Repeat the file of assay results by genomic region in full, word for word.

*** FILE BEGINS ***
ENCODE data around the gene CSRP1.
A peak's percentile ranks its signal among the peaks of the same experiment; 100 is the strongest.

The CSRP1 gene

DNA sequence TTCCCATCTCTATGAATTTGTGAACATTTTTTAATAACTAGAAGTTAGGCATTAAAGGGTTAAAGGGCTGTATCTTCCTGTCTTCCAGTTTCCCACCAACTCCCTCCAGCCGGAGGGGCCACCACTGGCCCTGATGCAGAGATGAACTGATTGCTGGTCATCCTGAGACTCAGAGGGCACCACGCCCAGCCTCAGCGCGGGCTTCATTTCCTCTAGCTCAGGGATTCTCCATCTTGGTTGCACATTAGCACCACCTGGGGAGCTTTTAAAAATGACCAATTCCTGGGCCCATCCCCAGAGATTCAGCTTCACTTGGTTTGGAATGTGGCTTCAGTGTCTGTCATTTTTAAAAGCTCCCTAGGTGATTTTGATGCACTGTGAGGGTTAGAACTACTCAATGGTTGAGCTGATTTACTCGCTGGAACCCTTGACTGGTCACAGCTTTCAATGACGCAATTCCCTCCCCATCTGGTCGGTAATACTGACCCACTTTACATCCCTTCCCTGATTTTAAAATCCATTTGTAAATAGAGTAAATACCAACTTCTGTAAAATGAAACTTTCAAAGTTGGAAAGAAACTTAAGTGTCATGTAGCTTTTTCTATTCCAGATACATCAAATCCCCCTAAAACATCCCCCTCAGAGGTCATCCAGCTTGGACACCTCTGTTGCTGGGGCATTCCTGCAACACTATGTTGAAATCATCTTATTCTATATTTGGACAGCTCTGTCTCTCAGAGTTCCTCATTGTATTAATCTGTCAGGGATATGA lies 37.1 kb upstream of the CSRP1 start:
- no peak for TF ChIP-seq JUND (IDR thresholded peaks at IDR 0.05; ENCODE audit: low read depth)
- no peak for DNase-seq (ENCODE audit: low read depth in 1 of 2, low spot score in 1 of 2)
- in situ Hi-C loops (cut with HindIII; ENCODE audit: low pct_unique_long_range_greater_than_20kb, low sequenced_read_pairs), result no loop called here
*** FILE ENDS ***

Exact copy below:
ENCODE data around the gene CSRP1.
A peak's percentile ranks its signal among the peaks of the same experiment; 100 is the strongest.

The CSRP1 gene

DNA sequence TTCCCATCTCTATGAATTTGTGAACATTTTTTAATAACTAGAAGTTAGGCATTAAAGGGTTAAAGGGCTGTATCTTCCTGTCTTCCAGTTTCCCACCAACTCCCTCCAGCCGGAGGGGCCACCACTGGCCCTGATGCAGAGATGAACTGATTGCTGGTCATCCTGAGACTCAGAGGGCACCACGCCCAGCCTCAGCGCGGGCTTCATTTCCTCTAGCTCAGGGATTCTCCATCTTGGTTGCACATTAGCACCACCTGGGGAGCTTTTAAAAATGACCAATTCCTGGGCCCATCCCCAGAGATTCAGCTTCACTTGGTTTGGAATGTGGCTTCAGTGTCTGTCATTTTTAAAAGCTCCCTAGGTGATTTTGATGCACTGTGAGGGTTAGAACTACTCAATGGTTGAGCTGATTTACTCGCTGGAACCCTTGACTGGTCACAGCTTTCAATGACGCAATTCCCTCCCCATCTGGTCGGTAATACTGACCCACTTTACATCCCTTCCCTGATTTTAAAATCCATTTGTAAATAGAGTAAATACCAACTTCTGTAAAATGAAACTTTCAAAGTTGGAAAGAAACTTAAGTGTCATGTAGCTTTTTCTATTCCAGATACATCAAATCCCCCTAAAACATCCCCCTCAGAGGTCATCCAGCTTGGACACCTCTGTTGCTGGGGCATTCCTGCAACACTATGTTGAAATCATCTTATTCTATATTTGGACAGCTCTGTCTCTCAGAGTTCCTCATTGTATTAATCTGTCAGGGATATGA lies 37.1 kb upstream of the CSRP1 start:
- no peak for TF ChIP-seq JUND (IDR thresholded peaks at IDR 0.05; ENCODE audit: low read depth)
- no peak for DNase-seq (ENCODE audit: low read depth in 1 of 2, low spot score in 1 of 2)
- in situ Hi-C loops (cut with HindIII; ENCODE audit: low pct_unique_long_range_greater_than_20kb, low sequenced_read_pairs), result no loop called here